Double knotted rolls from "Inside the Jewish Bakery"
Three years ago, I made Double Knotted Rolls from a formula provided by nbicomputers, AKA Norm Berg, AKA co-author with Stan Ginsburg of Inside the Jewish Bakery. (See: Norm's Double Knotted Rolls) We enjoyed these rolls a lot, especially for sandwiches made with leftover Thanksgiving turkey.
When I received my copy of Inside the Jewish Bakery yesterday, I had already planned to make these rolls today. However, the book had no specific recipe for these rolls and no indication which of the three formulas for rolls should be used for them. I was pretty sure it would not be the "Light Enriched" dough, because that is the one used for Kaiser Rolls, and Norm specifically distinguished between the "soft roll" dough formula and that used for "hard rolls," like Kaiser Rolls. That left two formulas. Neither was the formula I had used in 2008, but I decided to use the "Sweet Egg Dough," because that looked closest. Here is the result (in photos):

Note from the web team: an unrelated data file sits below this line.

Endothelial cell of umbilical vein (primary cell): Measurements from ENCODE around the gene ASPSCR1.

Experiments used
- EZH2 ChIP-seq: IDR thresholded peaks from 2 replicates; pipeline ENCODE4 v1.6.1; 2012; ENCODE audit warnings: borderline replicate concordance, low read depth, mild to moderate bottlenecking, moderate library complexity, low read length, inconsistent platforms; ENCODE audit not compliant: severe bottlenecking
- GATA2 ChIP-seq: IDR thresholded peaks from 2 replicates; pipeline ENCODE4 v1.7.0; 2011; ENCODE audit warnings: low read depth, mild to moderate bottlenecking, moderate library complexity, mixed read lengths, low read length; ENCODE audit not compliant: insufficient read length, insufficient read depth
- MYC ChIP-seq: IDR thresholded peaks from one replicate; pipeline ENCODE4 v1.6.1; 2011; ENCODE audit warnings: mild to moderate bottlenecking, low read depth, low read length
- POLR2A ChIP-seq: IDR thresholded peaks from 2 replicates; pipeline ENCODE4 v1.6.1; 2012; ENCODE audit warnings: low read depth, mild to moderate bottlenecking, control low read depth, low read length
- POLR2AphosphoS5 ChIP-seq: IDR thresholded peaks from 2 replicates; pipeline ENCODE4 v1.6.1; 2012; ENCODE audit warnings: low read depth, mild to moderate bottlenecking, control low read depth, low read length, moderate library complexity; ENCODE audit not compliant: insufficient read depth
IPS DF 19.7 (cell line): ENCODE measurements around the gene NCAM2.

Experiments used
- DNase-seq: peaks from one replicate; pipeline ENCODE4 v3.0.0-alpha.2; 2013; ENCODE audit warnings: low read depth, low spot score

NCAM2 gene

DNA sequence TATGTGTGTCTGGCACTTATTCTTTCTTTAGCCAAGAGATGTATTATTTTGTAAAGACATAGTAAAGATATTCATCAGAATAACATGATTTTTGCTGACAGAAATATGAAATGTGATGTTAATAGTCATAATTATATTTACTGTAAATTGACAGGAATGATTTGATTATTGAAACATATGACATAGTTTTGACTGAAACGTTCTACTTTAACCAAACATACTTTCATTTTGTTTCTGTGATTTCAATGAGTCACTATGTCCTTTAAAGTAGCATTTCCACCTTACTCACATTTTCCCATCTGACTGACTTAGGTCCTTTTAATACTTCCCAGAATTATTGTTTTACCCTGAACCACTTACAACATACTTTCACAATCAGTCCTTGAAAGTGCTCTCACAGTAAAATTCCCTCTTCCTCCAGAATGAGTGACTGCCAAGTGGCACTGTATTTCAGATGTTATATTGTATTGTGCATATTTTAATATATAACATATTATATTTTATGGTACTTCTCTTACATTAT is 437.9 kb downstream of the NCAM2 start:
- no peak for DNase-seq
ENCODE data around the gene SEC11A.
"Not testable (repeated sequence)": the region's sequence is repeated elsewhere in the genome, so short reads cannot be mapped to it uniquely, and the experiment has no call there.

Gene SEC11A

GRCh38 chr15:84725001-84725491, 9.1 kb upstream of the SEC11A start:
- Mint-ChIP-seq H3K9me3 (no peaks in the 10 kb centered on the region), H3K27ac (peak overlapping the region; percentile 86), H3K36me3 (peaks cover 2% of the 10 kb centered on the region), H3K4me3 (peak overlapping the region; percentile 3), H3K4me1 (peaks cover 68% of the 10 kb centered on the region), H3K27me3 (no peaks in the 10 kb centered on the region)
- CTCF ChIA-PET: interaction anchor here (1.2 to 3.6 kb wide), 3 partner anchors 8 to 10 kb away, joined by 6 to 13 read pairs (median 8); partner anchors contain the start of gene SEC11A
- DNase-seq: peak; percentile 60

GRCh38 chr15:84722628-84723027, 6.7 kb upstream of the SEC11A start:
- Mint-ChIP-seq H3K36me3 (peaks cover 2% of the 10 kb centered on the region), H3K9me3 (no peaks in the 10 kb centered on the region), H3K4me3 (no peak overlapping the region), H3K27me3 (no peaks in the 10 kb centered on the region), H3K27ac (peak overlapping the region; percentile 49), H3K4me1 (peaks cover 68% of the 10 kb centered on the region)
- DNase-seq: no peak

Rolls shaped and ready for proofing
Mixing followed the general instructions for mixing roll dough, and it worked well. Instructions (in Norm's words) for shaping can be found in this topic: Double knot roll. There are numerous YouTube videos of this technique, many erroneously presented as the method for shaping Kaiser Rolls. In addition, both Hamelman's Bread and Greenstein's Secrets of a Jewish Baker have good roll shaping illustrations. I scaled the rolls at 3 oz, with one bit of dough left over to make a sort of Figure Eight Roll.
Rolls proofed and egg-washed
Inside the Jewish Bakery has an enlightening discussion of how different degrees of proofing were used for different products made with the same dough. For the Double Knotted Rolls, a 3/4 proofing is necessary to get the right crumb texture.
These rolls can be baked plain or with poppy seeds or sesame seeds. (Onion rolls are a whole other genre!) My wife much prefers sesame seeds. I can go with sesame or poppy.
Rolls proofed, washed and seeded. Ready to bake.
I baked at 350 F for about 15 minutes. The rolls were slow to brown. Next time, I'll use the oven's convection setting, probably at 330 F.
Baked and cooling
These rolls were less rich than I remember, but still very good. Next time, I believe I would return to the formula Norm provided in 2008. Who's counting calories?
Submitted to YeastSpotting